Combined Competitive Examination Gilgit Baltistan is conducted by the FPSC because Gilgit-Baltistan lacks its own Public Service Commission. The Federal Public Service Commission (FPSC) in the style of CSS conducted CCE-GB 2017 and the final result of the examination came too late and raised many question marks on the credibility of the system. The result was quit unexpected, many talented and experienced aspirants who had passed CCE-GB (2011) with good marks were failed in this examination. Students of Social Sciences were given bad scores and students of Natural Sciences and especially forestry and veterinary Sciences were given good marks. Subjects like Political Science, International Relations and Histories remained non-scoring subjects and subjects of Natural Sciences remained scoring in this examination. The positions for which this exam was held were much more interrelated to Social Sciences. A student of social sciences can be an ideal administrator and a Development Officer because he studies society and its socio-political and economic issues. It is quite surprising to consider a Veterinary Doctor, an environmentalist, and a civil engineer much suitable for these positions of social sciences.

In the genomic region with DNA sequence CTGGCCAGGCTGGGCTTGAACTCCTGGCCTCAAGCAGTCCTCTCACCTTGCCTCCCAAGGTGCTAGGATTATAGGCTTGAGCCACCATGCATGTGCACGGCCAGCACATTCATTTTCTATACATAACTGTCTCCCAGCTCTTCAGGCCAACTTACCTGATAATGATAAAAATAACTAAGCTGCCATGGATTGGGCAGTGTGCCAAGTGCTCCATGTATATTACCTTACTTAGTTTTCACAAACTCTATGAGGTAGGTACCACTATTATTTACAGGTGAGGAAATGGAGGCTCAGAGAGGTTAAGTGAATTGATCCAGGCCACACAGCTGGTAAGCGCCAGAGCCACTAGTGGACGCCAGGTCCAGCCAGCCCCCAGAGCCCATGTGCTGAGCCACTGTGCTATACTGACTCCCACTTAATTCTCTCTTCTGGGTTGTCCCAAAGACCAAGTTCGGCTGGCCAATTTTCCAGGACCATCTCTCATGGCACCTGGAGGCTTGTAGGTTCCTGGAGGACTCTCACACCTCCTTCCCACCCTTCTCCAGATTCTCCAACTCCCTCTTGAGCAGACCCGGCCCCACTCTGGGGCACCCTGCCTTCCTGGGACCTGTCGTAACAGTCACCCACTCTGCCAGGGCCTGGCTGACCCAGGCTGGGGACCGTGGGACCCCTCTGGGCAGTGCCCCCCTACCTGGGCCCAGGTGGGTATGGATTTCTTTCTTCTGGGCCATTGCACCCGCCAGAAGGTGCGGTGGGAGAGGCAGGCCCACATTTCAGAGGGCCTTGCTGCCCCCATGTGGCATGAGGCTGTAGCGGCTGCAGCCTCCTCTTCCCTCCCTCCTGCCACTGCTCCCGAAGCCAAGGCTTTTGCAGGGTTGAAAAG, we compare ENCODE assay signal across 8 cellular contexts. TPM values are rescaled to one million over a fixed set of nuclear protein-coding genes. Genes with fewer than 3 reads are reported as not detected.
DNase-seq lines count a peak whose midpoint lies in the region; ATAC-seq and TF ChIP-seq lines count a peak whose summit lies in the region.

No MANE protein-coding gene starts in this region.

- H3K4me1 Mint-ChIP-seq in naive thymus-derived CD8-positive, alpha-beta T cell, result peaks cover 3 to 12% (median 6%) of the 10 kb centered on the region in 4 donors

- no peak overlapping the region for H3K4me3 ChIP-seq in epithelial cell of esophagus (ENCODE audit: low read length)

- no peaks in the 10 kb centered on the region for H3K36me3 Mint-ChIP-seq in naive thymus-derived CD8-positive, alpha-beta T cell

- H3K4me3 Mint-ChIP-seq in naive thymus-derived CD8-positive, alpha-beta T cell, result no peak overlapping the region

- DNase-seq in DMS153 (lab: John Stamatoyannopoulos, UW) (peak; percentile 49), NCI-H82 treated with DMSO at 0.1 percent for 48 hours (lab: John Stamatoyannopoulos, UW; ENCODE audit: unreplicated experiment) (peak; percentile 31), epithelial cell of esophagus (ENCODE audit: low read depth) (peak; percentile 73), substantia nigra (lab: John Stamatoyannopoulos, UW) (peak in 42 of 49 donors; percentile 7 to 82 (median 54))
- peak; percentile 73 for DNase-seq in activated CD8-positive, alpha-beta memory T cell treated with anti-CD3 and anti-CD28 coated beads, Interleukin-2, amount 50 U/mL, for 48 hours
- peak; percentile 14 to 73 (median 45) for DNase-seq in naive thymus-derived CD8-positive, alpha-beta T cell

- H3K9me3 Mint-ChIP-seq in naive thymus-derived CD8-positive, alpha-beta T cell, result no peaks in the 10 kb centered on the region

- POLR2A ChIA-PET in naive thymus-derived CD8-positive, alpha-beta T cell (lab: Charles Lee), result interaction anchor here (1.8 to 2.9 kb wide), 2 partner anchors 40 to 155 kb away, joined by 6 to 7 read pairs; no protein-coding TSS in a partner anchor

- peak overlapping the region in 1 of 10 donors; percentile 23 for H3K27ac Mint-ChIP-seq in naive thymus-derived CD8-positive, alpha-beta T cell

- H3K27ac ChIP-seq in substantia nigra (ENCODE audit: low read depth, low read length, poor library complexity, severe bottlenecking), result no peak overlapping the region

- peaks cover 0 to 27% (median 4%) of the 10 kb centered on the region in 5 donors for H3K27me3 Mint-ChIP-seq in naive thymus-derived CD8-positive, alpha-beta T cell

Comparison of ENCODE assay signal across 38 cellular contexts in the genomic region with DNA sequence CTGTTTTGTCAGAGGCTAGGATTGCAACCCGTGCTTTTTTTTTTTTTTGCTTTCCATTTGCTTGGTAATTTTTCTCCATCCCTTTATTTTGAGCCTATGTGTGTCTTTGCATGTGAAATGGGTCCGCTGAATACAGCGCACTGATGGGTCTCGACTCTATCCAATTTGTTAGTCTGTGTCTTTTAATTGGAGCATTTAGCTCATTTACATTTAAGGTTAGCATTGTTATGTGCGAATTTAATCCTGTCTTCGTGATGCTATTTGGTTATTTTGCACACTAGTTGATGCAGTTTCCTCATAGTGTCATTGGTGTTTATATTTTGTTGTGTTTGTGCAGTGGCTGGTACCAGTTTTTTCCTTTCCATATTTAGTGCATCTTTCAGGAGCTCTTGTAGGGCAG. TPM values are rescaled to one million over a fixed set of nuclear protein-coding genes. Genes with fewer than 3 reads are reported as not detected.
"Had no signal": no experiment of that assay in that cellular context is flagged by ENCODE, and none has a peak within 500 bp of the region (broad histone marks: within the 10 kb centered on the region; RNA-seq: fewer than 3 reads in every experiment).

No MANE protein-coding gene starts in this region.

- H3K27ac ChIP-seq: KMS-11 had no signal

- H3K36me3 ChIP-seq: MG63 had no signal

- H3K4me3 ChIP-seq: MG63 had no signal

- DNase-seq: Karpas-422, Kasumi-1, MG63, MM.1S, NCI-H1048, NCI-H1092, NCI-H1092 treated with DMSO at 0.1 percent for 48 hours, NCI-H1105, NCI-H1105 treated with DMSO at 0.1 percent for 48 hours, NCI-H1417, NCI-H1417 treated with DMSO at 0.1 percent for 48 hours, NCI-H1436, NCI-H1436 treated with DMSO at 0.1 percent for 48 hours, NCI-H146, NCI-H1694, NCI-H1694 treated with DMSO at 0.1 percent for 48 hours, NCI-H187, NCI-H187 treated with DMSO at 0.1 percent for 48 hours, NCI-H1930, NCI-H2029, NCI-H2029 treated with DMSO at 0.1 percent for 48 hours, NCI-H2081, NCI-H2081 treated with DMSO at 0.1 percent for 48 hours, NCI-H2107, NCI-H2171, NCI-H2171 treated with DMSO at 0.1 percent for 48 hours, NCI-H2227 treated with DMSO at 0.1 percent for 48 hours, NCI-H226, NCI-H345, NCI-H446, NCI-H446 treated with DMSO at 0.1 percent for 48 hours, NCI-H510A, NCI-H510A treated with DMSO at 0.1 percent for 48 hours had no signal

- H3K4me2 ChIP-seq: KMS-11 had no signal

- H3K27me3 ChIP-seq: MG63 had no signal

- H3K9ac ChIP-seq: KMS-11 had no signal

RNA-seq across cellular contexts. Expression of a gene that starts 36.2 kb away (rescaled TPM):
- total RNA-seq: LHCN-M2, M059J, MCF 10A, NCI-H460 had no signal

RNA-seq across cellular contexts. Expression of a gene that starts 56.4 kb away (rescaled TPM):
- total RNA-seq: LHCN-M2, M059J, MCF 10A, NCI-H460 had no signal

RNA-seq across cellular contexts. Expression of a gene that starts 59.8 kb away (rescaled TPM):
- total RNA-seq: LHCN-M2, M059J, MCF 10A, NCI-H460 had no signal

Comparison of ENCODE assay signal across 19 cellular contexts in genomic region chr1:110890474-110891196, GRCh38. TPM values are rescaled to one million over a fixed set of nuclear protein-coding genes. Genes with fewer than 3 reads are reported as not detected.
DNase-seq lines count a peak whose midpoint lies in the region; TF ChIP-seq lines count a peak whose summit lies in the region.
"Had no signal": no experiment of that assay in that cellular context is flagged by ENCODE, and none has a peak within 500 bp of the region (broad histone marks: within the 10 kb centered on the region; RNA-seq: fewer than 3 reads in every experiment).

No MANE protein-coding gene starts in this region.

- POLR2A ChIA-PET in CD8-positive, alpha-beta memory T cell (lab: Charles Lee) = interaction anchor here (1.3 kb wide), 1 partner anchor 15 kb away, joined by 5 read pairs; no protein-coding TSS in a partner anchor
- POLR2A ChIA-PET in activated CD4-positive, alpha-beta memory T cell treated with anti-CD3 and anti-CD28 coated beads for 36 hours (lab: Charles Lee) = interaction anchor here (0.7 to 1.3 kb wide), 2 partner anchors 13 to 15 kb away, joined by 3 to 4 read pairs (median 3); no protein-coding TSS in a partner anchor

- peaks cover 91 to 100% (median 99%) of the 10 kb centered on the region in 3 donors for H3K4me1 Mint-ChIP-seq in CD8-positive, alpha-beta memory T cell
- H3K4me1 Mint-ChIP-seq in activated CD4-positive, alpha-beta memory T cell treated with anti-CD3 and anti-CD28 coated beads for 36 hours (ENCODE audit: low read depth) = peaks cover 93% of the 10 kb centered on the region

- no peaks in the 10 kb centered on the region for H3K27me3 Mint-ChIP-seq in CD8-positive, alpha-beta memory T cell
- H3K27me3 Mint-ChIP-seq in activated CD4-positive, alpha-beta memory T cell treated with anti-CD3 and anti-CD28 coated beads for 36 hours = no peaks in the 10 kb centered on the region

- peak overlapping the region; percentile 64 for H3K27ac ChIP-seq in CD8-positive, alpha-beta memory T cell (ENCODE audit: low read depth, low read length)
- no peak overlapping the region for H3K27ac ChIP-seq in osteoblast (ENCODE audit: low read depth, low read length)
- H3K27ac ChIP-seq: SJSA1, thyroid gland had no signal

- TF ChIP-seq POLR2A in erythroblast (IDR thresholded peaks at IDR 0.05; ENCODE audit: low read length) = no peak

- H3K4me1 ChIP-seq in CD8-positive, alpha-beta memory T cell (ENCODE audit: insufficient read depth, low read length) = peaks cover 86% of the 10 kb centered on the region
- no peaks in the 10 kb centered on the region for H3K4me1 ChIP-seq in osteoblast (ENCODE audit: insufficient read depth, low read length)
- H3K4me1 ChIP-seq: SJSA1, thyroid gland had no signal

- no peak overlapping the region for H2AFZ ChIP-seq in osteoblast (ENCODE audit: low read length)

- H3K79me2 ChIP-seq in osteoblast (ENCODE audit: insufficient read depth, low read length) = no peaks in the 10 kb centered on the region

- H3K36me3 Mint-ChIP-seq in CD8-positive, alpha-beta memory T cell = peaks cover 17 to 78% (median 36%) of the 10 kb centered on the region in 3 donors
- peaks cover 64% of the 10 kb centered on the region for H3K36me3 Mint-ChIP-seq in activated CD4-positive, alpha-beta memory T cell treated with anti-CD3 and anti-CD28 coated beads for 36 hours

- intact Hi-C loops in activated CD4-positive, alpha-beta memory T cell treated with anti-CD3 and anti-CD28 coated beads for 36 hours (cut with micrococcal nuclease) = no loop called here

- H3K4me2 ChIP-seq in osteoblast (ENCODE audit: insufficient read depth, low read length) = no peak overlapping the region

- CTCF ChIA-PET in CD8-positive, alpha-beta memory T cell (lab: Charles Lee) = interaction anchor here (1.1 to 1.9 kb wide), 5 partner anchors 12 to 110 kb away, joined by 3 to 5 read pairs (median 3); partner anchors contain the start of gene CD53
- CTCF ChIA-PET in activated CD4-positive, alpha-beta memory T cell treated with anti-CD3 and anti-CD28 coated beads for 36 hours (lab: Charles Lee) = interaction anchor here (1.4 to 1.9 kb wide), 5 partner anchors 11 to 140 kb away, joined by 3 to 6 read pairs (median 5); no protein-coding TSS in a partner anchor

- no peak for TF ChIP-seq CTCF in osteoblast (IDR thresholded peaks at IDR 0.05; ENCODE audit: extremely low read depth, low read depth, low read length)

In such an examination where the concept of “scoring and non-scoring subjects” is existed, where the fee of evaluating papers is the typical government rate of 50 rupee per paper then it would be erroneous to say that only talented students can pass the examinations in such systems but only men of great luck can manage to pass. Without reform in the system of competitive examinations, the system will continue to make a fuss of talented graduates of the country. At least the wages of paper checking should be increased to 500per paper to make the examiners more vigilant while examining the papers of competitive exams. The topper of previous year fails the exam of next year so this is the order of the current system of examination. Few changes are compulsory to hunt the real talent from the society. For Gilgit-Baltistan, there should be a Public Service Commission of her own because FPSC takes decades to conduct one competitive exam and FPSC looks non-serious in the case of Gilgit-Baltistan. The New government is expected to create a new system of competitive examination to make a new Pakistan.

The contributor is a PhD scholar at IIU, Islamabad.